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By Professor Colin Galbraith FRSE

As COP15 draws to a close, our Chair, Professor Colin Galbraith, reflects on the importance of the last few weeks for nature conservation and recovery.

The last few weeks have been an incredibly important time for nature conservation and recovery across the UK and internationally. Importantly, on 23 November the statutory nature conservation agencies across the UK launched a joint statement on nature recovery: Nature Recovery for Our Survival, Prosperity and Wellbeing.

This Statement explains why nature is so important to us all and that it has a key role in helping to reduce the impact of climate change, underpin our economy, and sustain our wellbeing. This is the first time that the UK Joint Nature Conservation Committee (JNCC), Natural England, Council for Nature Conservation and the Countryside (NI), NI Environment Agency, NatureScot, and Natural Resources Wales have addressed the nature crisis in this way. 

So why launch the statement now?

We launched the Statement to coincide with the key global conference on biodiversity – the Convention on Biological Diversity (CBD) Conference of the Parties (COP15), being held this week in Montreal, Canada. 196 countries plus the EU are Parties to CBD, aiming to agree a new Global Biodiversity Framework that will drive the recovery of nature over the decade. 

Importantly, one of the key messages from the Statement is that it is not too late to take action to help nature recover, provided we act now. With the challenges currently facing us all, there has never been a more critical or opportune time to invest in nature’s recovery, to tackle climate change and to do this in a way that engages and encourages governments, communities, and industries around the world to take action.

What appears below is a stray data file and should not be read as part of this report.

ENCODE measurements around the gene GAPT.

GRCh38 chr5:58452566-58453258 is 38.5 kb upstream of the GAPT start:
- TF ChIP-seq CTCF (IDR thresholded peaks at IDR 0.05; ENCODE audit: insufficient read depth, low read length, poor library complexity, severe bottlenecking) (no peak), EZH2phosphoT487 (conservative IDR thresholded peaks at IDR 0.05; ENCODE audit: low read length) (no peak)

Getting a successful outcome from the COP is important and it will provide a framework and targets for nature conservation and recovery until 2030 with longer-term targets to 2050. Meetings such as this necessarily always focus on negotiating the detailed wording of any agreement text and this can seem to be, and is, a slow and laborious process, however, this really matters and getting an agreement that leads to real action is key. History shows that when an international agreement is ambitious, realistic, inclusive and addresses the real priorities for action then it can be effective.

For me, the three key outcomes that we need from COP15 are:

  • Firstly, that a clear framework and targets for nature recovery by 2030 are agreed.
  • Secondly, that the link between nature recovery and reducing the impact of climate change are stressed and actions identified that are “high nature, low carbon,” so that collective action can begin now.
  • Thirdly, that there is wider recognition that nature recovery is essential for our wellbeing and that action to protect nature that was once seen to be an optional add-on, is actually part of our essential life support system giving us clean air, clean water and food and many other essential ecosystem services.

All of this does, of course, have to be funded, and we do need to recognise that in the current global financial situation that hard priorities will need to be made, however, we know that we depend on nature and that nature depends on us – so COP15 needs to be successful.

JNCC is playing a significant role at the COP, led by Vin Fleming and Willow Outhwaite, as part of the official UK delegation, providing expert advice to Defra on key negotiations on a range of Targets, especially Targets 5, 9, One Health and Target 17, as well as on indicators and the monitoring framework. We have been contributing to agenda items on biodiversity and health, biodiversity and agriculture, invasive alien species, sustainable wildlife management, risk management of living modified organisms and synthetic biology.